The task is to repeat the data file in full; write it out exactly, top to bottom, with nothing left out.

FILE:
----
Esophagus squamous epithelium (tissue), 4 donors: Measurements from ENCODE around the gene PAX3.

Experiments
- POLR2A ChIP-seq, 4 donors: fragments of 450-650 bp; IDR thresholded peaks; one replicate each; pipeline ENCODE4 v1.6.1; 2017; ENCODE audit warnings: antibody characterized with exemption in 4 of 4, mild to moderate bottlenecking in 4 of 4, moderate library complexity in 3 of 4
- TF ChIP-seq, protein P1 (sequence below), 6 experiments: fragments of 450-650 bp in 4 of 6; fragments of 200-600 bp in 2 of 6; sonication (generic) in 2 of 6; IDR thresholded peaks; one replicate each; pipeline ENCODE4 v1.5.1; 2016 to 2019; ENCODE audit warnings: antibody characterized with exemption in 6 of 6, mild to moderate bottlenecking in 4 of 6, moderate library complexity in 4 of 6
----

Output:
Esophagus squamous epithelium (tissue), 4 donors: Measurements from ENCODE around the gene PAX3.

Experiments
- POLR2A ChIP-seq, 4 donors: fragments of 450-650 bp; IDR thresholded peaks; one replicate each; pipeline ENCODE4 v1.6.1; 2017; ENCODE audit warnings: antibody characterized with exemption in 4 of 4, mild to moderate bottlenecking in 4 of 4, moderate library complexity in 3 of 4
- TF ChIP-seq, protein P1 (sequence below), 6 experiments: fragments of 450-650 bp in 4 of 6; fragments of 200-600 bp in 2 of 6; sonication (generic) in 2 of 6; IDR thresholded peaks; one replicate each; pipeline ENCODE4 v1.5.1; 2016 to 2019; ENCODE audit warnings: antibody characterized with exemption in 6 of 6, mild to moderate bottlenecking in 4 of 6, moderate library complexity in 4 of 6